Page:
Louis Tse, 27, lived in his car to save money while completing his doctoral studies at the University of California, Los Angeles.
A duffel bag holding bottled water and non-perishable foods served as his kitchen. Family photos hung on the backseat windows. At night, Tse parked wherever he found an open WiFi network so he could do homework.
"For young people who are experiencing homelessness, they could go to the nearest youth shelter, which is a two-hour drive away in Hollywood -- or rough it out. That's the path of least resistance," Tse, now a thermal engineer at NASA's Jet Propulsion Laboratory, tells Business Insider. He declined to comment on his current living situation.
In October 2016, Tse and former classmate Luke Shaw opened up a student-run shelter for students who are experiencing homelessness because of the sky-high costs of higher education. Students for Students, formerly known as the Bruin Shelter, provides them with a safe and supportive place to eat, sleep, socialize, and study during the academic year.
The shelter has nine beds and welcomes college students from the Los Angeles area (a majority come from UCLA, because of its proximity to campus). Unlike traditional shelters, which use a lottery-based system to fill beds, Students for Students interviews applicants and offers a place to stay for up to six months. Breakfast and dinner are served family-style every day.
There are 60 student-volunteers who keep the shelter running day and night. Case managers from the UCLA Department of Social Welfare come by to help residents locate more permanent housing and tap into city programs that subsidize rent for homeless individuals. Medical and dental students from the university provide routine check-ups. Counseling is also available.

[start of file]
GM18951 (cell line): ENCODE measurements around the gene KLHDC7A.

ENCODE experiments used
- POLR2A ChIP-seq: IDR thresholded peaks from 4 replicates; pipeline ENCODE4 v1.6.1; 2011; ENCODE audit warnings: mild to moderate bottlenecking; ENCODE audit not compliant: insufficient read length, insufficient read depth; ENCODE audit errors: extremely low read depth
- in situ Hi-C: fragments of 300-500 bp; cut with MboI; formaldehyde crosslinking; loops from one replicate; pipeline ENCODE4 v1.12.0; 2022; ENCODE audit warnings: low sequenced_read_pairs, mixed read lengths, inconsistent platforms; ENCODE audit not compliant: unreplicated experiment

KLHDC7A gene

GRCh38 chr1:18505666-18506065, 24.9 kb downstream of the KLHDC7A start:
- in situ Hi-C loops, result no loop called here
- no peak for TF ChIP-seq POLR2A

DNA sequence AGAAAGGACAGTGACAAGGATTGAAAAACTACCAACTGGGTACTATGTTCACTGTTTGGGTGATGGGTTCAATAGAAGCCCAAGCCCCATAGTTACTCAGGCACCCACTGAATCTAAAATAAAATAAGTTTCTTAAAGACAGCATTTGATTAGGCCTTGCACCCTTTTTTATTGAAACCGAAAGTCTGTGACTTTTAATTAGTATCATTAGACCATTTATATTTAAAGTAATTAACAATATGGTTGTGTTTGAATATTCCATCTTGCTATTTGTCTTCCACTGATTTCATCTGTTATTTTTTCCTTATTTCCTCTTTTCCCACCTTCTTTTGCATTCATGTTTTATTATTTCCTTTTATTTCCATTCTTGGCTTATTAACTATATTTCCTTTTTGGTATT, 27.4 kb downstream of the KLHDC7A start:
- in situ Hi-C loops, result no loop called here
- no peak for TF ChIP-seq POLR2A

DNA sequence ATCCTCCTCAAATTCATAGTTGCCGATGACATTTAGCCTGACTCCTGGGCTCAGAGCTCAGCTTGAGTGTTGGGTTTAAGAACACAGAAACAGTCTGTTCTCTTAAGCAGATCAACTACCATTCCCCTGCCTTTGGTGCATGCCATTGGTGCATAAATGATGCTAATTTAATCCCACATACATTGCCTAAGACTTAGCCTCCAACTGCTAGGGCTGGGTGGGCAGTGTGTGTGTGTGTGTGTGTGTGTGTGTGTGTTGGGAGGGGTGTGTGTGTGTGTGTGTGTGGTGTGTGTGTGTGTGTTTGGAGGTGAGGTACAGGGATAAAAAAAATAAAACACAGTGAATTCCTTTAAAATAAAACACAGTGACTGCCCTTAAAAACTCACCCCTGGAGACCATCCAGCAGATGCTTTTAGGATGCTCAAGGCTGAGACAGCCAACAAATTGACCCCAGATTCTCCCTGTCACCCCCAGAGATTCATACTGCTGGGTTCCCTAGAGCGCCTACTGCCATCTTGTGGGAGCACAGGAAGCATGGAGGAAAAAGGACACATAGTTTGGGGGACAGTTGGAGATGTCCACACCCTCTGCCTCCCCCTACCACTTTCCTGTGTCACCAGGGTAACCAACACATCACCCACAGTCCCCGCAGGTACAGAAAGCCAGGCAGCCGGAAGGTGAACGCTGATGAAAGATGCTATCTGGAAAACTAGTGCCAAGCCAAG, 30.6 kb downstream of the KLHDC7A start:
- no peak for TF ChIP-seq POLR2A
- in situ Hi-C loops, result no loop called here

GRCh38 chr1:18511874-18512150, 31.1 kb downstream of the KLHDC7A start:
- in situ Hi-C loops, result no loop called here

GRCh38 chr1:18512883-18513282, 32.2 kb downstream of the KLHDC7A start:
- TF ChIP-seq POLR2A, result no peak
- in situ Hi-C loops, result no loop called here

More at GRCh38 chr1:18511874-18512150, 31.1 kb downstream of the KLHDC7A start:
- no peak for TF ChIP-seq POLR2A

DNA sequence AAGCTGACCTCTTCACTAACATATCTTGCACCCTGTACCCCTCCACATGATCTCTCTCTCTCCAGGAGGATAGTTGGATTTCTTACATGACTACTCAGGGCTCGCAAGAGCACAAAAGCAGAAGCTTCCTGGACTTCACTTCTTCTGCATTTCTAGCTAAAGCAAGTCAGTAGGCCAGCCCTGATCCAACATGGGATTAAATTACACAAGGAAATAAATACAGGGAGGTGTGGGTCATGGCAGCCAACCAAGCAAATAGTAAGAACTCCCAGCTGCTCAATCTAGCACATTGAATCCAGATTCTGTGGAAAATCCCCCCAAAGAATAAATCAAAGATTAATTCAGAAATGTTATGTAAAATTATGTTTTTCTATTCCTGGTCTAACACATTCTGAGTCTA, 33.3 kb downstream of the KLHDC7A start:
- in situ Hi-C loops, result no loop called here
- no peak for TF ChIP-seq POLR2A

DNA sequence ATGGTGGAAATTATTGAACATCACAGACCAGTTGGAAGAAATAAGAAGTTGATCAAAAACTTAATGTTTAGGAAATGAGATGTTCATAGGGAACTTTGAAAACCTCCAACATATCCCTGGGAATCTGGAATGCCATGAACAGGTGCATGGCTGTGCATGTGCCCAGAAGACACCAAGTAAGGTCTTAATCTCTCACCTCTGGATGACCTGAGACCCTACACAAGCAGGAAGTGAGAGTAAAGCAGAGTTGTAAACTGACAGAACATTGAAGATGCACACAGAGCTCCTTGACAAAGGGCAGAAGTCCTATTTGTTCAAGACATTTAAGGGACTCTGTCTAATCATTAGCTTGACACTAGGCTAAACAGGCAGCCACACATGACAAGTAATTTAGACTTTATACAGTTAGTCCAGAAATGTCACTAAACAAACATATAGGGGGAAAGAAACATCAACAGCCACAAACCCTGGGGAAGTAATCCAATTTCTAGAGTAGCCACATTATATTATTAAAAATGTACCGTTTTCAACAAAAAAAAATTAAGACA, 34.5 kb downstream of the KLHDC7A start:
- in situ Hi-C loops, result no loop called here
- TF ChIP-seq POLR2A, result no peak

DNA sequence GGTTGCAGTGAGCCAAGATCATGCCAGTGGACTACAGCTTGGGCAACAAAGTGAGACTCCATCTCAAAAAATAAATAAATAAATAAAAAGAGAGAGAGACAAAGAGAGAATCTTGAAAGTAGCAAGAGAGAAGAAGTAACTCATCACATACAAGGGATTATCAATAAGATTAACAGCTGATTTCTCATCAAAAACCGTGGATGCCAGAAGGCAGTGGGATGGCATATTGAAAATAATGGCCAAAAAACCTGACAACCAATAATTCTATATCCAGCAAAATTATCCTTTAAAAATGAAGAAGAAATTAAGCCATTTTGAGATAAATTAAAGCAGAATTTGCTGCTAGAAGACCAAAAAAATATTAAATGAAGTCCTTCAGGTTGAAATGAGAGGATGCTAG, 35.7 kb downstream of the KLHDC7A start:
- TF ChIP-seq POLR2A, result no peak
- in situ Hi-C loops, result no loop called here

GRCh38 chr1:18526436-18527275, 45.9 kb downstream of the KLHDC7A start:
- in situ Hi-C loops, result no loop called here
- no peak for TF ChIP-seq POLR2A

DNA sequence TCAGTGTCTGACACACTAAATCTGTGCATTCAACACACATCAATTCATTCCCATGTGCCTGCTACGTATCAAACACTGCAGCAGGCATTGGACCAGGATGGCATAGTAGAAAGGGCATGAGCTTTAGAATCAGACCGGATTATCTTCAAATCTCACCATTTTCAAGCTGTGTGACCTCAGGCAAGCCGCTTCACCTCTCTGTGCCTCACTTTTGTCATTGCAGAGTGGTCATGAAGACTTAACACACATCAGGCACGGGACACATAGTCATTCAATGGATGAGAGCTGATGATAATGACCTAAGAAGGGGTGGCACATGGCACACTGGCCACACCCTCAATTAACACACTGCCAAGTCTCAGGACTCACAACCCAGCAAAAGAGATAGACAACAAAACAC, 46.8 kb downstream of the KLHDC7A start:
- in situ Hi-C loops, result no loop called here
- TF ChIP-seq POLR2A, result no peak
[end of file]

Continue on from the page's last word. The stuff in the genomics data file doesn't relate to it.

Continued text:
Tse says that having a home base goes a long way for a young person juggling school, a job, and a life. The city's resource-starved shelters take in people of all ages, some of whom are combatting severe mental illnesses; it's hard for struggling college students to fit in there.
"Knowing that you have a stable place to stay helps you be more stable," Tse says.
A striking number of college students in the US are living without permanent housing. A recent study from the University of Wisconsin surveyed 33,000 students across 70 US community colleges. Of these students, about half were "housing insecure," meaning they bounce between homes often or cannot afford the cost of living. A staggering 14% of students were homeless.
In California, one in three community college students face some level of housing insecurity. The problem extends to four-year universities as well, as Tse saw firsthand.
Tse and Shaw were inspired to build their organization by a similar shelter for young adults at Harvard University. They won a $20,000 grant from the David Geffen School of Medicine at UCLA and asked for donations -- ranging from food, clothes, blankets, and toiletries -- from the community. Last fall, they opened the doors of a refurbished church space to students.
They expect to serve 18 to 27 individuals per academic semester.
In its first semester, Students for Students welcomed a student who grew up in the foster care system and fell through the cracks of a scholarship program that assists fostered youth with college costs. Months later, shelter volunteers saw the student walk at graduation.
"We're all in school because we value education and we know that getting a diploma is necessary if you're to open doors for yourself in life," Tse says. "That's the mission that drives us. There are students who are facing a variety of life circumstances, and we want to help them get to that point."
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